The software that Taryn had been developing was the target for a terrorist - but whether it was a homegrown or an international terrorist was a question that seemed to require multiple answers.  Over the week following the explosion the pieces start to come together - but can the FBI obtain and use the information in time to save millions of lives in the US and Canada.

DiAnn Mills has written a thriller worthy of the nights spent reading alone on the couch late at night and early in the morning.  Though the answers were not always obvious, the story held together like a well-designed puzzle - with no missing pieces.  It would be fun to see more stories involving this software developer and the FBI agent that comes to her rescue.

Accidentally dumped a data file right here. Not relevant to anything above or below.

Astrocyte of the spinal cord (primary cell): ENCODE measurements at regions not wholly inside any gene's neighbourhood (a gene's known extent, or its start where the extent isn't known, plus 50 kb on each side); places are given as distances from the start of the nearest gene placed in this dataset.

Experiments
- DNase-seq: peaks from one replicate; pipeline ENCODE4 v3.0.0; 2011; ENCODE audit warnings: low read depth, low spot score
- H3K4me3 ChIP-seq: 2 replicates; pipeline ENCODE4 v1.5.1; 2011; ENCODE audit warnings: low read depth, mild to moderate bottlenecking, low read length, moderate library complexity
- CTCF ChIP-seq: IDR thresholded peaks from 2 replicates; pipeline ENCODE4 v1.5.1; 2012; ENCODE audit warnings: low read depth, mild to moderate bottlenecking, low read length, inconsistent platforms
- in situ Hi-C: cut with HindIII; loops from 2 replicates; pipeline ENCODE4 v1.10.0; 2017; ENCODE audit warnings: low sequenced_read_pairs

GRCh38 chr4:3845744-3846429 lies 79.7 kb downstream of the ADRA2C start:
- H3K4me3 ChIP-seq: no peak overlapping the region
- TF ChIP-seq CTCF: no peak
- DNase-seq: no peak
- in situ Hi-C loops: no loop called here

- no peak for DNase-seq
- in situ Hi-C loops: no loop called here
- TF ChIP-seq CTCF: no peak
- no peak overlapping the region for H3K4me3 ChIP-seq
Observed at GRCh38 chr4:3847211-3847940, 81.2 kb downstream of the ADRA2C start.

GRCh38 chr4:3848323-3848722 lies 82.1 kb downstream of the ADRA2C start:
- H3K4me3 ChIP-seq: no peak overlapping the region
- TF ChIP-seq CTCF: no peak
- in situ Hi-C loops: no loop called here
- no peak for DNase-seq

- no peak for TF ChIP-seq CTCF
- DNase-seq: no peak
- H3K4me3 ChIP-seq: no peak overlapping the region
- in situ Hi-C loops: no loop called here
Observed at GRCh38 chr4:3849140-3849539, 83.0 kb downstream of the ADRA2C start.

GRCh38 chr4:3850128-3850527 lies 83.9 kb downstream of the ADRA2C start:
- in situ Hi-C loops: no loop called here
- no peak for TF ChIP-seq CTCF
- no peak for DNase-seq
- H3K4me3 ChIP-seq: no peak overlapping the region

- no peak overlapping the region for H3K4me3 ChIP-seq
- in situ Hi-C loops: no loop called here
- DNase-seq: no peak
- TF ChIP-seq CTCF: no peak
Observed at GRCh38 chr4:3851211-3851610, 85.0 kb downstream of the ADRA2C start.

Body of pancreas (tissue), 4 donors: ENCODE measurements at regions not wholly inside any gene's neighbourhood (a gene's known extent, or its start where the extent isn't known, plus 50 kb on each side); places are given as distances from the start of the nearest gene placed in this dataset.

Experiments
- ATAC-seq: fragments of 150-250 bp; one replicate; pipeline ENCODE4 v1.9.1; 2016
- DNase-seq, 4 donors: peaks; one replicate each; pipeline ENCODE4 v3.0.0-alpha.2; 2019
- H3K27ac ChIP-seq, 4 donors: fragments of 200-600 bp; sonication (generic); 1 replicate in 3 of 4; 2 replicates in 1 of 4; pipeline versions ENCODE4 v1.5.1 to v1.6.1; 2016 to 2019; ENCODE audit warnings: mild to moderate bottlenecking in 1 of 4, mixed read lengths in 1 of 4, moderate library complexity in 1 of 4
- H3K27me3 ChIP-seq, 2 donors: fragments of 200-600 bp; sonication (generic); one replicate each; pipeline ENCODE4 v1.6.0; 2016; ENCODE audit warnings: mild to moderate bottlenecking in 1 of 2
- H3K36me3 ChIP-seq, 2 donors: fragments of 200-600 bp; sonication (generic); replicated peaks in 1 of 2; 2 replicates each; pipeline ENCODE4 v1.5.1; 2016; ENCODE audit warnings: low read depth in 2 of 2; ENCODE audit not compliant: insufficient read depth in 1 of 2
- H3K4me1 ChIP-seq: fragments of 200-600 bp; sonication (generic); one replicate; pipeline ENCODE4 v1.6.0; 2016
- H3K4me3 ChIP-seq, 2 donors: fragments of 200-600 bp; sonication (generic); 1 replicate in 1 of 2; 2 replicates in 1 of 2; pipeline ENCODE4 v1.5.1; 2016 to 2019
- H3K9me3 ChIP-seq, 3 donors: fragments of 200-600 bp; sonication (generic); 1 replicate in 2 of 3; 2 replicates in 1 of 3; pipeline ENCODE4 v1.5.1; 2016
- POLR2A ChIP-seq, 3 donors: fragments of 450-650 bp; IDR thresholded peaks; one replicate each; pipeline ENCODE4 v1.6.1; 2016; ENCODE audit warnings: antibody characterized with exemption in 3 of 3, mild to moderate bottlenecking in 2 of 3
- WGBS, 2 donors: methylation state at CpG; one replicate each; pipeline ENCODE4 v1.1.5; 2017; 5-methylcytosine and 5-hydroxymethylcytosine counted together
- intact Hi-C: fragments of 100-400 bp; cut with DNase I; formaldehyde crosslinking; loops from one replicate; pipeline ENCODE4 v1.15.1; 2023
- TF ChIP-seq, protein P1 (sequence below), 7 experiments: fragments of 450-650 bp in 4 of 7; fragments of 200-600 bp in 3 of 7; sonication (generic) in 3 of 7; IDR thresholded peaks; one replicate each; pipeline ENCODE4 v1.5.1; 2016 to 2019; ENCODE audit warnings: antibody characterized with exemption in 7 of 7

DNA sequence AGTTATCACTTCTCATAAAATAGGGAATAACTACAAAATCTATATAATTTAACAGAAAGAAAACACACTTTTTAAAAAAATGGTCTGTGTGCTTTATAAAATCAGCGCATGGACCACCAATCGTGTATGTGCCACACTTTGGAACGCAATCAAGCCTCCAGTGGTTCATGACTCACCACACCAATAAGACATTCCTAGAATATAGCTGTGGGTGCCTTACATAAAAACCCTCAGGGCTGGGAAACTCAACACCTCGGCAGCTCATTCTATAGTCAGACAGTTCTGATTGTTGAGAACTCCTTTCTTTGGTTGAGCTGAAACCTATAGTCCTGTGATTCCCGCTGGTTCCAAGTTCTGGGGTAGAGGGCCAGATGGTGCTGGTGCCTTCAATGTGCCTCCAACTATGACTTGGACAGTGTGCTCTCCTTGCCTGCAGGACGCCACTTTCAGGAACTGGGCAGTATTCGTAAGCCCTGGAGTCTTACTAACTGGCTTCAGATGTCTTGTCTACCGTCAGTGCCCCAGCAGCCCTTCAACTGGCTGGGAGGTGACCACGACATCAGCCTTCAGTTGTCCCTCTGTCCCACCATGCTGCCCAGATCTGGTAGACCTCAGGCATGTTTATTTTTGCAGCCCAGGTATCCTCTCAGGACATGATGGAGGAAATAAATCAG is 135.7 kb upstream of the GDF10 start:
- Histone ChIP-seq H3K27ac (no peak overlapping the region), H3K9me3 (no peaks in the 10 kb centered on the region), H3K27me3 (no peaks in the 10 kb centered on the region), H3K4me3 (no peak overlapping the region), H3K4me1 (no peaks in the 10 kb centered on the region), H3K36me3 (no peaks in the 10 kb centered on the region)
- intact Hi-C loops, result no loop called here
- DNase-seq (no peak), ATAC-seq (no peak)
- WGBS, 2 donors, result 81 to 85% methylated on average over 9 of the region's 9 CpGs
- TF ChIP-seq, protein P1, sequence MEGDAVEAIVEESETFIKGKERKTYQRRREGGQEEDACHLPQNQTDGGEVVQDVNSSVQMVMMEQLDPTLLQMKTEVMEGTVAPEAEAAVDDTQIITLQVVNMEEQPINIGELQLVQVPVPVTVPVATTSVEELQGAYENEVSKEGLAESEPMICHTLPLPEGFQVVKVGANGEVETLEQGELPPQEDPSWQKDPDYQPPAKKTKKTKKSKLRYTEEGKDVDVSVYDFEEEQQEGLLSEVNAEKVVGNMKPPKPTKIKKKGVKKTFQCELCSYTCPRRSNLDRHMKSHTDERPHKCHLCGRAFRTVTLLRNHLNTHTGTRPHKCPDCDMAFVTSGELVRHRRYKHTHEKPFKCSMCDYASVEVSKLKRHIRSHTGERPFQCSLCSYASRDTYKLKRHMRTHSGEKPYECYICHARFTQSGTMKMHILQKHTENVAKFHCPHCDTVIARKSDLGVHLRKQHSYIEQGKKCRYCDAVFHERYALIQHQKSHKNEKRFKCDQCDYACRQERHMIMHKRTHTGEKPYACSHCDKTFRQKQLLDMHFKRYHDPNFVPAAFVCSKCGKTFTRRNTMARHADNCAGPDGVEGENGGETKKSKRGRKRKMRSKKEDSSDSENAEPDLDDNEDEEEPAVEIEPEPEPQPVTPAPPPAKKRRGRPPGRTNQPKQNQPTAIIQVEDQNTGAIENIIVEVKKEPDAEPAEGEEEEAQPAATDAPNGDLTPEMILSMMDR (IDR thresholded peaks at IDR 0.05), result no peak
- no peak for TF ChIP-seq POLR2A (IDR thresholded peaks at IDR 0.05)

This review is based on a free copy provided by the publisher for the purpose of creating this review.  The opinions expressed are my own.

Feasting on the Gospels: Mark - A Review

Cynthia A. Jarvis and E. Elizabeth Johnson
Once again the editors of this new series from Westminster John Knox Press  have built an excellent commentary using a multi-prong approach.  Each Pericope is examined from four perspectives:

  1. Theological
  2. Pastoral
  3. Exegetical
  4. Homiletical

The text can best be read using a paper edition or a tablet capable of displaying two pages (with two columns per page) adjacent to each other - as the four perspectives are designed to seen in parallel across two pages.  Doing otherwise makes following the four separate essays a bit difficult to follow.  It can be done, but it is not convenient.  If the page design for reading on a small tablet or phone had been altered to allow each essay to be read in its entirety before moving on to a new perspective or pericope.